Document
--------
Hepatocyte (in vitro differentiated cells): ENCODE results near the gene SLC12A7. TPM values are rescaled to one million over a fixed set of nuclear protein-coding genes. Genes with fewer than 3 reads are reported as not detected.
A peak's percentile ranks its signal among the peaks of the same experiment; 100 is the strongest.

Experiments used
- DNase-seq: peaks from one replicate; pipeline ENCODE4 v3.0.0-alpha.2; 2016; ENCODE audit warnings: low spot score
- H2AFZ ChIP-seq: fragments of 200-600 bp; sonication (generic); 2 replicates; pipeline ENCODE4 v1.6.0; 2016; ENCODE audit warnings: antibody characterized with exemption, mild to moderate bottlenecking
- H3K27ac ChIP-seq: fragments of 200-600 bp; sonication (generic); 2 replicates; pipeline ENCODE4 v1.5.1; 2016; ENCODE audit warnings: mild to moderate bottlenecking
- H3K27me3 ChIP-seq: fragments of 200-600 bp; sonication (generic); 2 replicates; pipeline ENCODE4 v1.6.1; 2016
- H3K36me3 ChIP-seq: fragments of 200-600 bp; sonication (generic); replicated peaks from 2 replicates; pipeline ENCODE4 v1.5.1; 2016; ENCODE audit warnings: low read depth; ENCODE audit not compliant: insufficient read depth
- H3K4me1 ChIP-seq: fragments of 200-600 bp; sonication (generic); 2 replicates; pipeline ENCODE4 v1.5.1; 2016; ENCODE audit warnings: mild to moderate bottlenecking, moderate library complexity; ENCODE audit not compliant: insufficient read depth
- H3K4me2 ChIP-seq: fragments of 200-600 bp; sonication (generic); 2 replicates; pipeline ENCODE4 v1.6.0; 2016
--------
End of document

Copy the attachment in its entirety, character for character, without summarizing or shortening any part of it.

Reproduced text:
Hepatocyte (in vitro differentiated cells): ENCODE results near the gene SLC12A7. TPM values are rescaled to one million over a fixed set of nuclear protein-coding genes. Genes with fewer than 3 reads are reported as not detected.
A peak's percentile ranks its signal among the peaks of the same experiment; 100 is the strongest.

Experiments used
- DNase-seq: peaks from one replicate; pipeline ENCODE4 v3.0.0-alpha.2; 2016; ENCODE audit warnings: low spot score
- H2AFZ ChIP-seq: fragments of 200-600 bp; sonication (generic); 2 replicates; pipeline ENCODE4 v1.6.0; 2016; ENCODE audit warnings: antibody characterized with exemption, mild to moderate bottlenecking
- H3K27ac ChIP-seq: fragments of 200-600 bp; sonication (generic); 2 replicates; pipeline ENCODE4 v1.5.1; 2016; ENCODE audit warnings: mild to moderate bottlenecking
- H3K27me3 ChIP-seq: fragments of 200-600 bp; sonication (generic); 2 replicates; pipeline ENCODE4 v1.6.1; 2016
- H3K36me3 ChIP-seq: fragments of 200-600 bp; sonication (generic); replicated peaks from 2 replicates; pipeline ENCODE4 v1.5.1; 2016; ENCODE audit warnings: low read depth; ENCODE audit not compliant: insufficient read depth
- H3K4me1 ChIP-seq: fragments of 200-600 bp; sonication (generic); 2 replicates; pipeline ENCODE4 v1.5.1; 2016; ENCODE audit warnings: mild to moderate bottlenecking, moderate library complexity; ENCODE audit not compliant: insufficient read depth
- H3K4me2 ChIP-seq: fragments of 200-600 bp; sonication (generic); 2 replicates; pipeline ENCODE4 v1.6.0; 2016